Our Top 150 league shows consultants have enjoyed a strong year – but how long will the good times last?
Construction’s consultants are in rude health. Our annual Top 150 league table is, at least at first glance, one of those rare things: a good news story.
The results from our survey reveal not only that overall staff numbers are up this year but also that the biggest architects, engineers, surveyors and project managers have raised salaries across the board and are planning to grow their teams over the next year.
The actual figures show that 75% of the firms in the league want to take on more staff in the next 12 months, despite that looming March 2019 Brexit date and corresponding fears that projects are stalling.
It is genuinely surprising to hear the likes of Core Five declare “We’ve just had our best year to date”
For the year just gone, two-thirds of consultants say they have grown their staff numbers. SME surveyor Naismiths perhaps exemplifies this fearlessness, nearly doubling its staff figures. A bit of data crunching shows that the average head count has increased more than 7%.
And encouragingly for employees, 90% of companies have given them a pay rise, seemingly unconcerned by the impact of Brexit potentially hitting their workloads. It is genuinely surprising to hear the likes of Core Five declare “We’ve just had our best year to date”.
Many might have presumed that the breed of “challenger” QS firms that emerged from the old Davis Langdon and EC Harris brands and tended to focus on the London commercial and resi markets would have been among the first to feel the chill winds of any downturn.
It seems that all those Brexit fears as we went into 2018 were unfounded. Or were they? While these positive figures present a bright backdrop to the year just gone, consultants are preparing for a gathering storm.
Core Five’s view is sobering; it thinks the market is on the verge of turning and it has noticed a reluctance among some commercial clients to commit to big investment decisions.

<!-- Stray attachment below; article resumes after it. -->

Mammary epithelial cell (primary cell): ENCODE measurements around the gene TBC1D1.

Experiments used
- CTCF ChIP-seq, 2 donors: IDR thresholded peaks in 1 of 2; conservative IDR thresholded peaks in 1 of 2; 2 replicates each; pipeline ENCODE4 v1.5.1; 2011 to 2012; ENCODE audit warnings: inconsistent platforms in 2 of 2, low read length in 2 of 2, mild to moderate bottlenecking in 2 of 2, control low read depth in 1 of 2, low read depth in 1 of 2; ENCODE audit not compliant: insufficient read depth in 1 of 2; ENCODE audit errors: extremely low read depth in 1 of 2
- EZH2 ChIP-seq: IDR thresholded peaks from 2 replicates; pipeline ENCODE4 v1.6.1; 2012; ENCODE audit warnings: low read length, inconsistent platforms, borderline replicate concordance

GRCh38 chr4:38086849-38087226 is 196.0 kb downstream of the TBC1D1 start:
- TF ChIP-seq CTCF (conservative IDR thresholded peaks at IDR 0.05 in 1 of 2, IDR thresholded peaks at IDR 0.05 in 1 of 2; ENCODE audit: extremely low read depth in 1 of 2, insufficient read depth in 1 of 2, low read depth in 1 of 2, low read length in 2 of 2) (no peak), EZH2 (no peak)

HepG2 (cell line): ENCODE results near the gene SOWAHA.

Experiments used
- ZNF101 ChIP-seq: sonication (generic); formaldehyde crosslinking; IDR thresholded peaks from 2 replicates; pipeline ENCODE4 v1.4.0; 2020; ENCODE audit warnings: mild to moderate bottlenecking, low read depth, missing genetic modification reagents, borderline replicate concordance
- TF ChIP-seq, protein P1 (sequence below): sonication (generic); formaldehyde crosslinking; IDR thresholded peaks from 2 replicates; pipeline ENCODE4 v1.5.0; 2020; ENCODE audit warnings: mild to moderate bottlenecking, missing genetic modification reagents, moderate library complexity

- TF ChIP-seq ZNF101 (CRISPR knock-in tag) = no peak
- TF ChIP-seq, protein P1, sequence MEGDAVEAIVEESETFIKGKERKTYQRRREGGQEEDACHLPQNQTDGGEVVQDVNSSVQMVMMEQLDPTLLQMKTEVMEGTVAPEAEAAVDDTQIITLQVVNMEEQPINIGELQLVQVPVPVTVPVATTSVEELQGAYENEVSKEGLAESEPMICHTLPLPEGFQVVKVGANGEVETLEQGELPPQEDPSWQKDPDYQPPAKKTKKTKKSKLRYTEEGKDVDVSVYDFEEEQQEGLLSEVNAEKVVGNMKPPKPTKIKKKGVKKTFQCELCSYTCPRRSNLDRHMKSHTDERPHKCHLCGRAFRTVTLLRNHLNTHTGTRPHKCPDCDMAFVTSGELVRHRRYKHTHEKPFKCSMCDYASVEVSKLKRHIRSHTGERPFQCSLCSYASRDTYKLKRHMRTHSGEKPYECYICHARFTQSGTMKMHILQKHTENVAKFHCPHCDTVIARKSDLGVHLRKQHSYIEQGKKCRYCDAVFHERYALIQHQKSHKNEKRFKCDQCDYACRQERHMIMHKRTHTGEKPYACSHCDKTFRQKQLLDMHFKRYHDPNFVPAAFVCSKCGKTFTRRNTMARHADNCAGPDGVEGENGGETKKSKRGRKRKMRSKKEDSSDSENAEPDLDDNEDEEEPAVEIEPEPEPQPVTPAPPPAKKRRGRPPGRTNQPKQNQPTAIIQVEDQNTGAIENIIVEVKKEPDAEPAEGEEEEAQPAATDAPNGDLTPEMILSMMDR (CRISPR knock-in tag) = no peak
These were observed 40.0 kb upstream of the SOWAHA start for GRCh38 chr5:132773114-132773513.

This nervousness is replicated among the giants in the sector: Aecom, in second position in this year’s tables with just under 3,000 UK chartered staff, says progress on big-ticket public sector jobs is slowing because of Brexit uncertainty. The consequence is clear – despite global headcount going up over the year, its UK business has seen staff fall by 900.
A more complex picture emerges of consultants positioning themselves for several years of lean growth, whereby they boost the numbers of their fee-earners and technical staff while cutting back on those in back-office admin and support functions. Brexit is only partly responsible.
The sense is that clients are gaining the balance of power and with budgets squeezed they are increasingly driving a hard bargain, demanding more for less, which of course hits margins.
We’ve seen this all before with contractors, and the temptation is obviously to bid low to win work. The consultants we spoke to think this is definitely happening in some sectors with some “eye-watering prices”, but the majority are not entering into a race to the bottom. That way madness lies.
A sensible response – and one that farsighted firms are busy formulating – is to adopt flexible business models that can adapt to a fast-changing world.
Brexit is only partly responsible. The sense is that clients are gaining the balance of power and with budgets squeezed they are increasingly driving a hard bargain, demanding more for less, which of course hits margins
The current political turmoil is only one challenge, albeit this week’s rhetoric around the post-Brexit migration system will understandably bring renewed fears of being cut off from both “unskilled” labour as well as from highly qualified professionals from the EU. (On this particular point, we can but hope that the business friendly ministers at cabinet level prevail: any new migration policy needs to have the interests of the economy at its heart; politicians playing to the gallery is just a distraction.)
But there are even larger existential questions for consultants to address. If clients are pushing them on prices, commodifying their services and reducing workloads, then companies will need to react.
De-risking their activities could mean breaking into new and niche sectors, exploiting overseas markets, retraining or reallocating staff; but more than likely it is also going to mean investing in full digital transformation.
Some traditional roles and services may become obsolete during this process, and fears around change can act to block progress. But not for long. Consultants are already predicting the automation of many of the tasks that filled their days.
The optimists among them see this as an opportunity – time spent on routine tasks can be redeployed to the more creative and advisory aspects of servicing the needs of their clients. But it does leave the question hanging: what exactly is the role of a QS, an architect, an engineer, a project manager in this brave new world?
No one really knows, but the firms that are at least searching for some answers have the best chance of not just remaining in the game but coming out on top.
Chloë McCulloch, acting editor, Building